Questions

1. What will be the integral $$I_1$$ and $$I_2$$? I know that it amounts to zer0 on the full period $$x\in[0,2L]$$. When I substitute the integral $$\color{red}{I_1}$$ in $$(A)$$ how is the summation going to behave? Can we say something about which terms will vanish and which would remain ?

2. Are $$\color{red}{I_1}$$ and $$\color{blue}{I_2}$$ identical under the $$\sum_{k=0}^{\infty}$$ ?

From $$\cos(b)\sin(a)=\frac{1}{2}(\sin(a+b)+\sin(a-b))$$, it follows that:

$$2I_1=\int_0^L{\sin{\frac{(n+k)\pi x}{L}}+\sin{\frac{(n-k)\pi x}{L}}}=\frac{L}{\pi}\left(\int_0^{\pi}{\sin((n+k)x)}+\int_0^{\pi}{\sin((n-k)x)}\right).$$

Therefore, by a variable change, $$I_1=0$$ if $$k+n$$ is even, and $$\frac{2\pi}{L}I_1=\frac{2}{n+k}+\frac{2}{n-k}=\frac{2n}{n^2-k^2}$$, ie $$I_1=\frac{Ln}{\pi(n^2-k^2)}$$ is $$n+k$$ is odd.

Let me repeat: the terms that vanish are the ones where $$k$$ and $$n$$ have same parity.

In other words, your sequence of $$I_1$$, when $$k$$ varies, is $$\ell^p$$ for exactly all $$p> 1$$, so the rest in (A) relies on decay assumptions about the sequence $$f_k$$, as well as the precise meaning you want to give to the summation (pointwise? Almost-everywhere? Locally uniformly? In $$L^2$$?).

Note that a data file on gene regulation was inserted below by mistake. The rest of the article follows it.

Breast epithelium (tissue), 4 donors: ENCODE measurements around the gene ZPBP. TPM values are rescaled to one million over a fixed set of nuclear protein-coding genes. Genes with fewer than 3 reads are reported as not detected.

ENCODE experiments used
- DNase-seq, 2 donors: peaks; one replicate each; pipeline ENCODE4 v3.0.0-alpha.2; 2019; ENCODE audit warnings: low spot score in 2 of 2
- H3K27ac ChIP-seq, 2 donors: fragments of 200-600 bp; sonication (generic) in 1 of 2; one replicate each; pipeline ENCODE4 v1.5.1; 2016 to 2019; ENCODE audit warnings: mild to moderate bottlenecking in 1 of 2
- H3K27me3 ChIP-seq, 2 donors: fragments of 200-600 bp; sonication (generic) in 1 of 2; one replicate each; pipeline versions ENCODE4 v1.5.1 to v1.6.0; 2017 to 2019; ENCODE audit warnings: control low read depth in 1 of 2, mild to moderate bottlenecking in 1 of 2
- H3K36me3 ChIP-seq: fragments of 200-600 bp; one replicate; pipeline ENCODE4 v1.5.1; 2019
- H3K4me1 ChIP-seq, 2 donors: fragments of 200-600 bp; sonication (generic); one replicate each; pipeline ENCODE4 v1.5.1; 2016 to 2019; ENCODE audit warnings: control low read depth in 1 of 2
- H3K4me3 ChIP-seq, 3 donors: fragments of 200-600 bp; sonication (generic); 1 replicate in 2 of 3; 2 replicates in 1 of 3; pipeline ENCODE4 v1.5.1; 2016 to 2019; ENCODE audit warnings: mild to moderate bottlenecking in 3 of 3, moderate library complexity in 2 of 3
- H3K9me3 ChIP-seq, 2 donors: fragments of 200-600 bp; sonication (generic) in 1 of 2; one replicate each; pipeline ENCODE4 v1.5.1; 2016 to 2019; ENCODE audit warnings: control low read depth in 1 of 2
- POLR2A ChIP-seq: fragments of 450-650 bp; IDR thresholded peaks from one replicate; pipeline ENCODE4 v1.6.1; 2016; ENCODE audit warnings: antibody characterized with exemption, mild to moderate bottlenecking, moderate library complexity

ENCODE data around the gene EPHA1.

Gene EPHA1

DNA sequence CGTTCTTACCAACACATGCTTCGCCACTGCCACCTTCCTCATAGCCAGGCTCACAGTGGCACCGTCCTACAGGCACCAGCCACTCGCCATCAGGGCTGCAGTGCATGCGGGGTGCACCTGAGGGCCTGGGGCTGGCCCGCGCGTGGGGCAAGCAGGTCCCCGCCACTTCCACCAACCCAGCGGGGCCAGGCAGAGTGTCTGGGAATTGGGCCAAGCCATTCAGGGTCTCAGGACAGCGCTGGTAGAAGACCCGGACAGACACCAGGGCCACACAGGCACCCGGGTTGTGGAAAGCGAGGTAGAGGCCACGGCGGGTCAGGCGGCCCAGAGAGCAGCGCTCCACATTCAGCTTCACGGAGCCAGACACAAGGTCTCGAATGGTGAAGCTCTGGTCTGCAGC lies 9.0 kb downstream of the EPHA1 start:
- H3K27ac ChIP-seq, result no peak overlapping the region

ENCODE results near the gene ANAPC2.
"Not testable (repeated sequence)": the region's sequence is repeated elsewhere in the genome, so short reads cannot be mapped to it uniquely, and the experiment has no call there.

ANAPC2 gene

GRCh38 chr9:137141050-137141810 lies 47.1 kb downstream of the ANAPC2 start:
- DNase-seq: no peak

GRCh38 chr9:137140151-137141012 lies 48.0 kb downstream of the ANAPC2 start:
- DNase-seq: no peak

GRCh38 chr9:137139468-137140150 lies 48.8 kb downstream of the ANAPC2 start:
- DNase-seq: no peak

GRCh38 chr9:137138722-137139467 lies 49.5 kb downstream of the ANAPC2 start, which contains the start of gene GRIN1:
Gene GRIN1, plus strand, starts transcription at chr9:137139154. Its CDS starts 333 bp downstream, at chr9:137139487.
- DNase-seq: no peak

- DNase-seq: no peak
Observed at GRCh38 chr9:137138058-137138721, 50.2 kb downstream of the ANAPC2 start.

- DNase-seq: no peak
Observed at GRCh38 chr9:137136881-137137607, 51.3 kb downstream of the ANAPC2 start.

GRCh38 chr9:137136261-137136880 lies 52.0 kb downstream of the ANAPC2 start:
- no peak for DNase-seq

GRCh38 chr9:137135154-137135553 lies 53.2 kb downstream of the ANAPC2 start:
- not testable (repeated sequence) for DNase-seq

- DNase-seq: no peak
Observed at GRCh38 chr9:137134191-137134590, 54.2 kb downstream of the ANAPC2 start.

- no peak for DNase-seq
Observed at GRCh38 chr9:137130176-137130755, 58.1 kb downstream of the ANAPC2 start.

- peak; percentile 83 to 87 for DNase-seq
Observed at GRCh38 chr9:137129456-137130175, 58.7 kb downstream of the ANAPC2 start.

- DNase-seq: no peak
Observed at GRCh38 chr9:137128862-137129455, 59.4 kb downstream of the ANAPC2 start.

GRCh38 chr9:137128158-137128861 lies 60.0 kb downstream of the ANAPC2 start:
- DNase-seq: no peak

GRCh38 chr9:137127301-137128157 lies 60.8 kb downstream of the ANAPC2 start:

If you want something locally uniform, you need locally uniform (in $$y$$) estimates $$|f_k’’(y)| \leq C_yk^t(\ln{k})^{-1-\epsilon}$$ for some $$\epsilon > 0$$, $$t \leq 1$$, and a locally normal convergence for $$\sum_{f_k(y)}$$ because of the term in $$f_k(y)k^2\pi^2/L^2 I_1$$.

It’s easy to see that $$I_2$$ and $$I_1$$ arw the same when you switch variables: $$I_2=0$$ if $$k+n$$ is even, and $$I_2=\frac{Lk}{\pi(k^2-n^2)}$$ else.

When you look at (B), the condition again for a locally normal convergence is that $$|f_k(y)|/k^2$$ be locally in $$y$$ uniformly integrable (so eg $$|f_k(y)| \leq C_y k^t(\ln{k})^{-1-\epsilon}$$, $$\epsilon > 0$$, $$t \leq 1$$).

• Thanks for this insight. I wanted to know further how should I handle the summation in $(A)$ and $(B)$. Usually, in such problems , we normally take the value of $n=k$ and remove the summation but here since the integrals $I_1$ and $I_2$ will be depending on $n+k$, how can I simplify my equations. This said, your answer obviously explains the questions I asked. Nov 21, 2019 at 13:48
• My suggestion is that your decomposition is sort of wasteful. You have a perfectly good $L^2$ basis of $[0,L]$ with the functions $\cos{k\pi x}{L}$ with even $k$. Of course, one stumbles on difficulties because of noncontinuous behavior at the border: so why not write a series with only even $k$ or $k=1$? This is “just as expressive” but it’s easier to write down and the coordinates are better defined from $T$. Nov 21, 2019 at 14:11
• Ok that is really interesting. But won't leaving the $k=0$ term affect the solution ? If its not too much to ask, could you add a few lines to your answer regarding what you are suggesting ? Nov 21, 2019 at 16:04
• I’ve been thinking about it and I think my previous comment was wrong. It would, of course, have been really nice to get an orthogonal basis (which was the goal) but my suggestion is wrong. Nov 22, 2019 at 7:39